blog roundup

Weekly Blog Roundup

Round 1, Match 3 of March Madness is open until midnight tonight! VOTE!

Also a PSA: we saw Logan last night, and there was a really terrifying bit with a horse trailer and multiple horses right in the middle of it. Everything turned out ok but if you have any anxiety about possibly awful things happening to horses, be aware. I couldn’t watch it.

Can I/Will You Ride My Horse? from Zen and the Art of Baby Horse Management
Are there any other sports where a request like this is so fraught? I can’t imagine so.

How the backyard barn lifestyle has changed my ideas about footing from PONY’TUDE
Interesting how a change of circumstances opens possibilities.

Forward and down from Cob Jockey
This is basically exactly what I needed to read this week.

With a side of science from The $900 Facebook Pony
Coooooooooool.

No room for bigotry in equestrian sport from Horse Nation
A bit over-written but hard-hitting, makes excellent points, and is something we’re all complicit in.

Your non-horsey read: The Downfall Of YouTube’s Biggest Star Is A Symptom Of A Bigger Illness. An exceptionally well-analyzed read about the ways in which the corners of the internet are testing the limits of socially acceptable speech, and becoming radicalized. It ties together the thrill of being provocative with the echo chambers of the internet, and points out that in any other country we’d call this nascent terrorism, but we don’t yet have a name for it in America.

Bonus non-horsey read because this describe exactly my last month in cooking & eating: How to turn a cupboard cleanout into a great meal plan. I’m having a lot of fun being creative with things that need to get used up, with only one bomb so far.

2 thoughts on “Weekly Blog Roundup

  1. Regarding “No room for bigotry in equestrian sport”: great article that I had missed! Thank you for sharing. I kind of want to write a blog post sharing my own experiences, but the last two posts have been 100% political so I'm going to refrain and just share here in your comments section. 🙂

    It is especially interesting when you are a Latina rider in a hunter/jumper stable in the US. I have been mistaken for another Latino stable hand in the past at big show barns and competitions, when in work (vs riding) clothes + tanned from the summer sun + speaking in Spanish to other stable hands. Americans just assume that if you speak Spanish, you must be a barn worker. Especially when you're one of the few riders who will clean up after herself, tack up and untack her own horse, and help out with your horse's care because the stable hands work hard enough as it is. They do appreciate that extra effort and also being treated like human beings, regardless of whether you speak their native tongue or not. At the time, I preferred to mistakenly be lumped in with the humble and hard-working over the snobby and privileged. I would love to say I am the exception, but this is a common occurrence when you're a Latino in the horse show world, especially at upper levels of competition.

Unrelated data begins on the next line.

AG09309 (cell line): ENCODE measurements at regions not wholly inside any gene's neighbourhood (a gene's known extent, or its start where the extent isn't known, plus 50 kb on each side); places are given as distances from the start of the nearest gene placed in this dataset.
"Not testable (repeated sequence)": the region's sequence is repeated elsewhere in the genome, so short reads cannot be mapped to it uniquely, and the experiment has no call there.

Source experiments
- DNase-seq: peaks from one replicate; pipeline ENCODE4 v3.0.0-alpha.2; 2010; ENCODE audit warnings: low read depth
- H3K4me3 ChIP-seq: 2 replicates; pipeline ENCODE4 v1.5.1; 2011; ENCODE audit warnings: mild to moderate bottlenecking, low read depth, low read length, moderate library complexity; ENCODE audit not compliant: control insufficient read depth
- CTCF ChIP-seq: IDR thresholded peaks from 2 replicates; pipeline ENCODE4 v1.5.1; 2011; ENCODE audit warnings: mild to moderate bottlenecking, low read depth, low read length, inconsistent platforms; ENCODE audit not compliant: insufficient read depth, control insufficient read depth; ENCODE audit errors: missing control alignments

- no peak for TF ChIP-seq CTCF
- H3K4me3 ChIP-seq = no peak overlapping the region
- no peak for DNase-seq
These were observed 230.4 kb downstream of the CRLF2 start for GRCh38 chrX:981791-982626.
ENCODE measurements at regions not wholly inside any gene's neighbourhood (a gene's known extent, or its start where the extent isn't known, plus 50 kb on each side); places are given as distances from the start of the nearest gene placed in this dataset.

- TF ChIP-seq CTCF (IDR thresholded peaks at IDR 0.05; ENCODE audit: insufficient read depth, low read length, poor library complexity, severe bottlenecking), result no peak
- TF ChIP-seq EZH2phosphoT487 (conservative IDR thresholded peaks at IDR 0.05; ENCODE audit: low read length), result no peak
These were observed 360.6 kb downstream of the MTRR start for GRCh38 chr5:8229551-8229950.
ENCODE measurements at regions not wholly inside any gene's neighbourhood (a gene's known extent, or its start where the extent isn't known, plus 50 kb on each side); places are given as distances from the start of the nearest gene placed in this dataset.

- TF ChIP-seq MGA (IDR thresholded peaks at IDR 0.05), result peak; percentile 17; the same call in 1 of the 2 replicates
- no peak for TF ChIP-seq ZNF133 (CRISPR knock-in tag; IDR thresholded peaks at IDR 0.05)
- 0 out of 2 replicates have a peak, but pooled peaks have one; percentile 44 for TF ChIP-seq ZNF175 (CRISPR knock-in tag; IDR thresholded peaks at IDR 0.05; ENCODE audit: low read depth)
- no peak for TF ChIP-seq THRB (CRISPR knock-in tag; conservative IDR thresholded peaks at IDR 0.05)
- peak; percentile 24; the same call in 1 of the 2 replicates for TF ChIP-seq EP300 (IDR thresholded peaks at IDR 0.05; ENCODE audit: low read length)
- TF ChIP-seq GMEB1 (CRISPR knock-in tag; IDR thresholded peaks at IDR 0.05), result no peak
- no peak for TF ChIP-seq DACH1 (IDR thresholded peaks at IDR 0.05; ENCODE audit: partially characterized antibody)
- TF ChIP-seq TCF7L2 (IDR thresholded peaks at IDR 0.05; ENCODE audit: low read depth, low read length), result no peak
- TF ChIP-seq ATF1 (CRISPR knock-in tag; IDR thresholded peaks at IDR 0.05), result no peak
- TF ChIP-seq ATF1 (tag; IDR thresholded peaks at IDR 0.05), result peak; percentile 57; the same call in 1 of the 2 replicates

One of the most incredible riders I have ever had the privilege of working with closely was actually an illegal immigrant from the Dominican Republic that worked as a stablehand at the big show barn where I rode and taught at in Puerto Rico. This barn was one of the oldest on the island and the only one at the time with the capacity to host international-level competitions (which it did host). Roberto was one of the best grooms at the barn and could put an iridescent sheen on any horse in his care, and calmly settle the most nervous, most difficult horses in the barn. He was so quiet and reserved that most people didn't talk much with him at all, but my trainer Ron saw him and recognized his skill. He was one of my trainer's favorite grooms, even though Roberto barely knew English (Ron was American and only spoke English; Puerto Ricans are fully bilingual hence why all of us could understand one another. It is more rare for Dominicans to know English, so the grooms often depended on us students to translate for them) Ron brought Roberto along to all of our shows, taught him English, put him to work in the warm-up ring, helped get his papers sorted out so he could be legal, and when Ron moved back to the US to open his own breeding and training farm, he took Roberto with him. And made him his barn manager and one of his lead rider.

    Roberto had apparently been a major showjumper during his days in the Dominican Republic. The man could ride a horse like a centaur, and I had the opportunity of riding with him in a lesson. He was amazing to watch, and I was so happy that he had found this opportunity. I don't know what became of him after Ron lost everything, but I hope he is still involved with horses.

    Just goes to show that you can't ever assume about a person's background based on their country of origin, their citizenship status, how they got to the place where they currently live in, or their first language. And this is why I get so angry over racism and prejudice. There is no place for these sentiments *anywhere*.

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  2. Thank you for sharing your experiences. I'm sorry that you've experienced that. I've been at barns where the grooms have been treated poorly, and it makes me crazy. At a previous barn, we all contributed to help pay a groom's immigration-related court expenses; he was the best worker that barn ever had, and it went downhill after he left. I regret that I didn't follow up to see where he went next. I, too, would rather be lumped in with the hard workers than the snobs, and part of my inherited privilege is that people will always assume that I'm their equal. As I said – we're all complicit. 😦

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